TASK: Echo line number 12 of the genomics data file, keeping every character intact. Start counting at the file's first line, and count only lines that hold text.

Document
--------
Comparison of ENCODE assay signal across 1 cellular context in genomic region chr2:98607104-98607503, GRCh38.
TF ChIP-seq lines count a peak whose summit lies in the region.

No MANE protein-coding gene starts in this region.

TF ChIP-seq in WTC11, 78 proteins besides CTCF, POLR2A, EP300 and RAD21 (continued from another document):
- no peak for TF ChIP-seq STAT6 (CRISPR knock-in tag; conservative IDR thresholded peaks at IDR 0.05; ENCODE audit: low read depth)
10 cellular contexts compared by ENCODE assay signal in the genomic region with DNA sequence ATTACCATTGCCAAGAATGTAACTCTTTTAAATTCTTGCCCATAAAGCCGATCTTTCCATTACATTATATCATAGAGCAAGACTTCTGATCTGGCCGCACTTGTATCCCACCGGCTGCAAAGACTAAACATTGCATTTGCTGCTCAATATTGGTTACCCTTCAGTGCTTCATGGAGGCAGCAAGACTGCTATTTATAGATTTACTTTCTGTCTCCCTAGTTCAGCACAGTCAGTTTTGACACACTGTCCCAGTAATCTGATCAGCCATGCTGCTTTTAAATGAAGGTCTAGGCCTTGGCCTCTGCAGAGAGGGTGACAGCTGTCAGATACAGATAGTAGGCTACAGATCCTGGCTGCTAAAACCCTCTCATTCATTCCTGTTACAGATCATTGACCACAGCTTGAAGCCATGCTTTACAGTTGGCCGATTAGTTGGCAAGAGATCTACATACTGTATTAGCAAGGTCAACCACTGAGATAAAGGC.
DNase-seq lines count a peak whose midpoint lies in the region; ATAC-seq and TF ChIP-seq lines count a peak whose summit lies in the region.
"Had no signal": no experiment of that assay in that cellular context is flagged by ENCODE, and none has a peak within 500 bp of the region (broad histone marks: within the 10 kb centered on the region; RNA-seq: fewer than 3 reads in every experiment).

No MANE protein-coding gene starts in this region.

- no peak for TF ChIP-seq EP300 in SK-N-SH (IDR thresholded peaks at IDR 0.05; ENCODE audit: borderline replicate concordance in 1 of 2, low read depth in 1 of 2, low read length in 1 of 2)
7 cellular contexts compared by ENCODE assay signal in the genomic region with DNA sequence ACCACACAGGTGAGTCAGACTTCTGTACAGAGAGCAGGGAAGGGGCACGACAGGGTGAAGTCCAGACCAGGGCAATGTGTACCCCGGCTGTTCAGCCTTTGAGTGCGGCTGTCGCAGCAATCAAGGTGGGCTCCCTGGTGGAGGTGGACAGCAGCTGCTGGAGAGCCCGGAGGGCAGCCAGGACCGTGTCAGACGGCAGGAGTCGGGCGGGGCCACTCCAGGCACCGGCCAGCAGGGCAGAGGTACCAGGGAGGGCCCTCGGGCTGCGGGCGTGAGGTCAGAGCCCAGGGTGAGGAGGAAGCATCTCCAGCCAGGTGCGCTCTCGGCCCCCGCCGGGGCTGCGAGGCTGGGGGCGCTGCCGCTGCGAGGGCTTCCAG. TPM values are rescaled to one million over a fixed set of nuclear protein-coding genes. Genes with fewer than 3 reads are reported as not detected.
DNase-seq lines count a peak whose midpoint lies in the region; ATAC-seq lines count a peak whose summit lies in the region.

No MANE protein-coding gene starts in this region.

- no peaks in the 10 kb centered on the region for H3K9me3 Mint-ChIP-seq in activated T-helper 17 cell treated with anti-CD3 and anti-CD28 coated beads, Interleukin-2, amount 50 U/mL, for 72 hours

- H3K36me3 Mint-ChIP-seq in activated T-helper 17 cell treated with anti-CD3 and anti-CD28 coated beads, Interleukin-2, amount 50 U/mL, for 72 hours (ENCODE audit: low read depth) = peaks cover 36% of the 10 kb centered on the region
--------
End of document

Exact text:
DNase-seq lines count a peak whose midpoint lies in the region; ATAC-seq lines count a peak whose summit lies in the region.